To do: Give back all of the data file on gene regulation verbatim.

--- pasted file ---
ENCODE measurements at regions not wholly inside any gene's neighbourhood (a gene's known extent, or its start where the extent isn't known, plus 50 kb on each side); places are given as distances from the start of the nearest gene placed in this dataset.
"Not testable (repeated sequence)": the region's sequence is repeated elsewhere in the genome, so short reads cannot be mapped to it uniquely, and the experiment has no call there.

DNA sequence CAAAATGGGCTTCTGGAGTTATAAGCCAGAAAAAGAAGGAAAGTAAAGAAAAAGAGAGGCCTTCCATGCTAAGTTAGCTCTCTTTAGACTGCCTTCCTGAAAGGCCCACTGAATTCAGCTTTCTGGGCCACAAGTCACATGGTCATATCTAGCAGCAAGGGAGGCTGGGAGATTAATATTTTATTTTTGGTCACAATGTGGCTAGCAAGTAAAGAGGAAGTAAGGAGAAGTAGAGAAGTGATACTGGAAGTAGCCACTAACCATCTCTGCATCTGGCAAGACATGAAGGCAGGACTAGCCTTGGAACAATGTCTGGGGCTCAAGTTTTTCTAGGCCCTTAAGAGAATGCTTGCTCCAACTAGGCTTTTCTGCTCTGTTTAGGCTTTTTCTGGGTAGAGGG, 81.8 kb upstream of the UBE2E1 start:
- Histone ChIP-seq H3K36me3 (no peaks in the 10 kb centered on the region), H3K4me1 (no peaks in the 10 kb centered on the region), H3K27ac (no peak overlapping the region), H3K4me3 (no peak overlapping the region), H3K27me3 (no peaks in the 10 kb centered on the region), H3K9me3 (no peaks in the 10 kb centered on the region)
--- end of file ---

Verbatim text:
ENCODE measurements at regions not wholly inside any gene's neighbourhood (a gene's known extent, or its start where the extent isn't known, plus 50 kb on each side); places are given as distances from the start of the nearest gene placed in this dataset.
"Not testable (repeated sequence)": the region's sequence is repeated elsewhere in the genome, so short reads cannot be mapped to it uniquely, and the experiment has no call there.

DNA sequence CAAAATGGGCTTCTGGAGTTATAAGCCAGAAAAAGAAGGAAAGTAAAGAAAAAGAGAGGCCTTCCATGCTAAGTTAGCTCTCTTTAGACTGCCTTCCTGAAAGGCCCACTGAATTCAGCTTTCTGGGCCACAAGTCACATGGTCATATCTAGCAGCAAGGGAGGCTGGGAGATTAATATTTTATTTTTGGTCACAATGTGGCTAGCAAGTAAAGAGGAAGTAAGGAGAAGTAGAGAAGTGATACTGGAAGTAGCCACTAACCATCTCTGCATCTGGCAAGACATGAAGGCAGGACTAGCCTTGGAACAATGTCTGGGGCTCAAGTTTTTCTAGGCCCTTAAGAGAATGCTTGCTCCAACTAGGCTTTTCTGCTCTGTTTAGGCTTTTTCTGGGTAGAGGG, 81.8 kb upstream of the UBE2E1 start:
- Histone ChIP-seq H3K36me3 (no peaks in the 10 kb centered on the region), H3K4me1 (no peaks in the 10 kb centered on the region), H3K27ac (no peak overlapping the region), H3K4me3 (no peak overlapping the region), H3K27me3 (no peaks in the 10 kb centered on the region), H3K9me3 (no peaks in the 10 kb centered on the region)